Tuesday, 14 September 2010

Post Flood

Well, we are nearly back to normal, although there are still plenty of finishing up things to be done and the list of minor improvements to the van is slowly being attended to.

The water is nearly all gone and we appear to have lost most of our lake frontage but with the receding waters we are able to appreciate how lush and green all the parks and gardens are. We have just managed today to mow the back lawqn which is still quite waterlogged.

So here are the photos as promised of the afters. The fence shows how high the water came and the debris which became improsoned upon it. The council workers were just removing it today so I quickly took a photo to remember how high it had been.

Now its only one month until Kate and Warwick have their baby so I my just sneak a photo or two up when that happens!

Wednesday, 8 September 2010

Home Sweet Home!

After our last blog we travelled onto Hahndorf and experienced another day of rain after which we decided there was no future in hanging around waiting for better weather and besides which the news from home was getting soggier by the minute.
So off we went and stopped the night just out of Mildura from where we travelled home not really sure if we could get the van in. Thanks to our trusty CFA friend Ray we were able to get in only to find that the road was closing shortly thereafter and that we would have to stay put for a while. Not a problem as we had plenty to do and plenty of action out the front as we have now acquired a lake frontage which would be an excellent selling point if we could only have open days where people could actually get in!
The water rose overnight but has now begun to subside and the TV crews have gone on to look for something more exciting to cover. Our caravan sits proudly on the nature strip and has featured in a number of broadcasts so we have had our moment of fame. It was not exactly how we wanted to finish our holiday but we were spoilt over the last four months and have nothing to complain about.
Just a few pics of our house taken yesterday and this morning. We’ll post again when the water subsides so you can see how we look after.

Saturday, 4 September 2010

Shelter from the Storm

Boy oh boy what a day! We set out from Peterborough after a really wild night of wind and rain hoping for some improvement as we travelled on to Burra which looked lovely on the internet and somewhere we would like to spend some time.
Yes, well we would have had we came on a reasonable day when we could see where we were going. The drive was at the upper limit of driving as the van was being buffeted by the wind and the rain was getting heavier as we drove on. When we reached Burra we decided enough was enough as even Ian was feeling less than comfortable. We stopped in the caravan park for a very reasonable tariff of $20.00, actually they could have charged twice that much and we would have still stayed.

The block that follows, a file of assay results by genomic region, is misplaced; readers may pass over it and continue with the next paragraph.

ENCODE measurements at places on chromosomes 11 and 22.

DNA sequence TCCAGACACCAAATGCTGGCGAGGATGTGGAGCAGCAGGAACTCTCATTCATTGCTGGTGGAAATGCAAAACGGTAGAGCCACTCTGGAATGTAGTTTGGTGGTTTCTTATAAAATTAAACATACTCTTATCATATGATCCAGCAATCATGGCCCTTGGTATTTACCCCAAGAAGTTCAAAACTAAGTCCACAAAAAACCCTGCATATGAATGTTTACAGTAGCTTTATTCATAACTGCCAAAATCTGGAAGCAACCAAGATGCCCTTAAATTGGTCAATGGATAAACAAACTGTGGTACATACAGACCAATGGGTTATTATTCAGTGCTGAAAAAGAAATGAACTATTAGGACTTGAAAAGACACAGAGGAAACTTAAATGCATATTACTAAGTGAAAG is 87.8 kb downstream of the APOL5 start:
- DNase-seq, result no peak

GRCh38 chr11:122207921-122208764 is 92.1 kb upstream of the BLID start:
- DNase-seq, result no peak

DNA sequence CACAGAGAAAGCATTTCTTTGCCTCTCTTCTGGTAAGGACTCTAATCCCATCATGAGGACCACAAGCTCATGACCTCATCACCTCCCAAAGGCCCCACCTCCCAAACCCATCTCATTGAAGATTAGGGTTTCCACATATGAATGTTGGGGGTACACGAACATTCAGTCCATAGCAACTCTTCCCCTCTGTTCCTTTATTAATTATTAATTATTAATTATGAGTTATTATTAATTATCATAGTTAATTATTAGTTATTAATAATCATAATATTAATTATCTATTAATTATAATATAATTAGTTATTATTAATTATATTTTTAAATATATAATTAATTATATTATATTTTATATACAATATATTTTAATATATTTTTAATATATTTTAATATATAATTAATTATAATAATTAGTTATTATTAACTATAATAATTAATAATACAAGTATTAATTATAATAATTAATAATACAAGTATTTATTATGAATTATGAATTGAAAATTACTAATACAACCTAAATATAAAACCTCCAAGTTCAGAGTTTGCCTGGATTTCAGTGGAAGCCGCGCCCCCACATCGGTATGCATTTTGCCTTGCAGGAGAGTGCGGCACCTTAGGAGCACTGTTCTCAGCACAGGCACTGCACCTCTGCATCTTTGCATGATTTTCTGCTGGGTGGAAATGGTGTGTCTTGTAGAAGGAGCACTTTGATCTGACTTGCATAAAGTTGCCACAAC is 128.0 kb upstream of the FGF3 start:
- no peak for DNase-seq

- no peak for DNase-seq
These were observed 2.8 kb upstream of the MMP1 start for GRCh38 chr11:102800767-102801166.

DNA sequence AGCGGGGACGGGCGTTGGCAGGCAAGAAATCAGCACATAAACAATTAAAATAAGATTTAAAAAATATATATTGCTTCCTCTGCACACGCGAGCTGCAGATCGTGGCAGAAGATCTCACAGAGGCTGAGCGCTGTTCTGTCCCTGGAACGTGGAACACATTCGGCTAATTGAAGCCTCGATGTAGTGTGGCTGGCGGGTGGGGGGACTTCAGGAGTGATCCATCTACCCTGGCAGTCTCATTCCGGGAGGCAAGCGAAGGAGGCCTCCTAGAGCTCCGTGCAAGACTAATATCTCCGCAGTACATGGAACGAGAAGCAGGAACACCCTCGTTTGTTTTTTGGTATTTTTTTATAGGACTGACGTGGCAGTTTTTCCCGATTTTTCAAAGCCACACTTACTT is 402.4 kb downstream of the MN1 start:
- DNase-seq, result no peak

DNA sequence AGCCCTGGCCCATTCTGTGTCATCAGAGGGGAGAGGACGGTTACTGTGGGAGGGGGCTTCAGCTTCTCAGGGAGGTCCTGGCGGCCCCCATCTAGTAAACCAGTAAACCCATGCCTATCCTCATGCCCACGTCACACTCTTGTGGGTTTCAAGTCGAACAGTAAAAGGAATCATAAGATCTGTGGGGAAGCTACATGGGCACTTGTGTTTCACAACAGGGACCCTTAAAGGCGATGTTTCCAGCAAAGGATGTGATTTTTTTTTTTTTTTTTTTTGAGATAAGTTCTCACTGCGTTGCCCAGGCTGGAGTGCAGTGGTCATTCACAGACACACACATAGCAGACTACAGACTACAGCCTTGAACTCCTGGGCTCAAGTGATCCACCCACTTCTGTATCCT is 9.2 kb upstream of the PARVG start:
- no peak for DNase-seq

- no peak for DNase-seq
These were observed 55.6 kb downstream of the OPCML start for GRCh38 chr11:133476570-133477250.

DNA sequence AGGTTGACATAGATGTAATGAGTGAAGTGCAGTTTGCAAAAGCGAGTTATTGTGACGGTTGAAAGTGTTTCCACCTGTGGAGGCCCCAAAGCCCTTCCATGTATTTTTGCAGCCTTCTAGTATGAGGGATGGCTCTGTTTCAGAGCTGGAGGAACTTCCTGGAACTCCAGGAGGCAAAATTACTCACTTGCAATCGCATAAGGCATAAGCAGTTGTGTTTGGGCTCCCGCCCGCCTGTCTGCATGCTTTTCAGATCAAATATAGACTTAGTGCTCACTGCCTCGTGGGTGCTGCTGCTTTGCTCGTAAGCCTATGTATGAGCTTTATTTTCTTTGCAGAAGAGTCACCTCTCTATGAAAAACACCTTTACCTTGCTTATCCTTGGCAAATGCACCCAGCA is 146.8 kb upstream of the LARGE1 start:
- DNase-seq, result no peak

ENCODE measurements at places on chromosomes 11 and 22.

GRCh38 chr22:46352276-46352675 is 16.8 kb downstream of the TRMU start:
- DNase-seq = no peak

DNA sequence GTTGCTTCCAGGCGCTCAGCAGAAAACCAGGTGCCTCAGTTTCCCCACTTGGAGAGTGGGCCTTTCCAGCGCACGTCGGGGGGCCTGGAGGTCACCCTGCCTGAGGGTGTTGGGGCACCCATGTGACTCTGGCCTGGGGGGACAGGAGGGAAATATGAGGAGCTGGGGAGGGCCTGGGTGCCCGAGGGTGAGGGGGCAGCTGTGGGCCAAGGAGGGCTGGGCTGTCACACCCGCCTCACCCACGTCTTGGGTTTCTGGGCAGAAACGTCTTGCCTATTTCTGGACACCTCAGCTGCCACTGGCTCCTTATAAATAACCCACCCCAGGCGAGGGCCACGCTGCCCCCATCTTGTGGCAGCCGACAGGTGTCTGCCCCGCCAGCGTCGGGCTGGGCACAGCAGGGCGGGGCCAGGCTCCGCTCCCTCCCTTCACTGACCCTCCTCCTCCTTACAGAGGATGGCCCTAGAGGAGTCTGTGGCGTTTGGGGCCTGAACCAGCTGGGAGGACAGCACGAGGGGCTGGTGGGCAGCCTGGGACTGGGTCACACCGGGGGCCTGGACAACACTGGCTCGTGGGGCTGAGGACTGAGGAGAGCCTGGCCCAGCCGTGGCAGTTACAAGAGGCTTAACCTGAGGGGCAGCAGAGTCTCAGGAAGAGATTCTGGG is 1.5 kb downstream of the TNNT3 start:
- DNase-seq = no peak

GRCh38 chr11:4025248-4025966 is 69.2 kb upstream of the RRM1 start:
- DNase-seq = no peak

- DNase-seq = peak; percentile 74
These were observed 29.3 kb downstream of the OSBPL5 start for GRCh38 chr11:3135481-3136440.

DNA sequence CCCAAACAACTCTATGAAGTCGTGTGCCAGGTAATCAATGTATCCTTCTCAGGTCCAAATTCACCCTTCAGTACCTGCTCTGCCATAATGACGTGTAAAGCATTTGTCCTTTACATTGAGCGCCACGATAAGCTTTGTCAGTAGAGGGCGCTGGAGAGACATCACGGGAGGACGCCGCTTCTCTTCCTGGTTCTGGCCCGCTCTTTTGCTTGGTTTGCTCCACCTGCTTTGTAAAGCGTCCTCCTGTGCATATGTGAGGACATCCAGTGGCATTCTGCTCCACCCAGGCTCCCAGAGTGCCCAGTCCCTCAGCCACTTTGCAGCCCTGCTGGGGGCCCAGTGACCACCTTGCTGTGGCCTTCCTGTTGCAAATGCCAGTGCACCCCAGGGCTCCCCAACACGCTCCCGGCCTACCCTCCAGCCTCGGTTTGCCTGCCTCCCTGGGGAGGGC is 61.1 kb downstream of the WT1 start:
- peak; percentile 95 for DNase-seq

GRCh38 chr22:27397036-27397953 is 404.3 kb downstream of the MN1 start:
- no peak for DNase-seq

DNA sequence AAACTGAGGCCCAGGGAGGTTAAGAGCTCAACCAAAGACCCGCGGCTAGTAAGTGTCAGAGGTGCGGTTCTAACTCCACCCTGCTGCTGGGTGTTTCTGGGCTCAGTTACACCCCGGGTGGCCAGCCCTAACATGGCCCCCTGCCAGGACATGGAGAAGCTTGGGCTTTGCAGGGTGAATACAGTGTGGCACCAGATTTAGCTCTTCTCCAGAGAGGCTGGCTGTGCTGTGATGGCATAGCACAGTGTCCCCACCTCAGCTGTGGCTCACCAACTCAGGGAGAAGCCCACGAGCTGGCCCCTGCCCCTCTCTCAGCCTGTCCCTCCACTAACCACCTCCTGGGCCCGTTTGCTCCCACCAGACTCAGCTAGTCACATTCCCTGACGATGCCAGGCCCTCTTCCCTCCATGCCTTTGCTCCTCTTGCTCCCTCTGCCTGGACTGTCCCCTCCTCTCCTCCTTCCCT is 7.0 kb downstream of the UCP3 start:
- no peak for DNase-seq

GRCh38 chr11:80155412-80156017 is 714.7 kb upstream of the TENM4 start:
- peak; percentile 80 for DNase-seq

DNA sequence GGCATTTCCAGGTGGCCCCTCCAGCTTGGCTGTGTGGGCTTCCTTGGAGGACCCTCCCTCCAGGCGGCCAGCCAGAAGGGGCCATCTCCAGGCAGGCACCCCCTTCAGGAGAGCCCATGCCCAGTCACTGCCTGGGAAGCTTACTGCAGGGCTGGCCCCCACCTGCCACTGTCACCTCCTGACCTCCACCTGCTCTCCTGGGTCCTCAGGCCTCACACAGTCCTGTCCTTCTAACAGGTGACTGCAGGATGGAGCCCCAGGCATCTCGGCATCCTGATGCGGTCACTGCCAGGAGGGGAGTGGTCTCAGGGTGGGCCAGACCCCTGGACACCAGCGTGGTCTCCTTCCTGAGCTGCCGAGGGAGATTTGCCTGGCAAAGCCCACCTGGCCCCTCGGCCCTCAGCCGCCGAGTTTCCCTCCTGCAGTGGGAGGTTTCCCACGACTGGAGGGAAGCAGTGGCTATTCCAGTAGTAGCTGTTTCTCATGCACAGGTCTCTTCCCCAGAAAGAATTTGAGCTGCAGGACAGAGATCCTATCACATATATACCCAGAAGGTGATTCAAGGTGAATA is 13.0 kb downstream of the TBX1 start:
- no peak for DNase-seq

We quickly pulled in without unhitching the van, put out the electric cable and connected the water hose and retreated into the van with the heater turned on. The wind is still buffeting the van but at least we’re not on the road for now. We think we’ll stay put for at least a day and see what the morning brings. As we sit in the van we watch more vans pulling in obviously with the same thoughts.
We’ve checked the Roads guide on the internet and from the news today we can see that all the roads we used are closed behind us and are very grateful that we can go home via bitumen roads.
Our photos are a convoy of old army jeeps which pulled into our camp at Copley and set up just in front of us and looked quite unique in comparison to all the rest of the caravans and campers and also a photo of our wet and bedraggled camp at Burra.
PS. After I wrote the initial blog today we lost the heating and the television as South Australia is losing the battle to keep the electricity running in the severe storms we are experiencing. At least ten vans have been turned away during the afternoon and a large tree branch has fallen on a van site, luckily no-one was injured but it did turn our thoughts back to another windy holiday we had and Ian did request a site without a tree this time!

Friday, 3 September 2010

Leaving for Home?

After our fantastic day including our helicopter flight we faced a dilemma. We still have time before our anticipated arrival home sometime in the next two weeks or so but where to go? We have been watching the weather really carefully over the past few days because we knew there was a small window of opportunity to ensure we were able to get to Marree for our flight and probably more importantly get back as we knew the gravel roads would close if the rain came as forecast.
How lucky were we! We had tossed up returning to Grass Wren at Willow Springs in the Flinders but after a night with ferocious wind and waking to see that the van, despite having the wheels chocked had managed to move slightly and the sky looking just OK we decided to make our way to Hawker and then have a think about where to go from there as the track in to Grass Wren would not be possible with the van if there was rain as the van is not 4 wheel drive equipped, though now I’m up for a lot more challenges, just not the impossible!
When we left our camp at Copley it was 28 degrees and we were in shorts and t-shirts, yes we know you’re all freezing, well so are we as we watched the temperature drop down to about 10 degrees and back to tracksuits and long sleeves.
The bitumen road from Leigh Creek to Hawker which we came down on this morning is now closed as is the gravel road we travelled on from Copley to Marree. We certainly picked the best day and Ian says it was all just chance that we went yesterday. I think we must have been meant to go and I know how disappointed we would have been if we had missed out. All the people who travelled the Birdsville Track for the Birdsville Races this weekend will have a longer weekend than they planned, as the Birdsville Track is now closed.
All of this led us to stopping in Peterborough in a caravan park as it is cold and very wet and there is only one free camp nearby which we are not familiar with so better safe than sorry for which we are pleased as the park is nearly full.
So now after considering the Bureau of Meteorology web site and seeing the state of the incoming weather we think we will probably be taking a fairly conventional route home, but not yet decided ….. of course!!!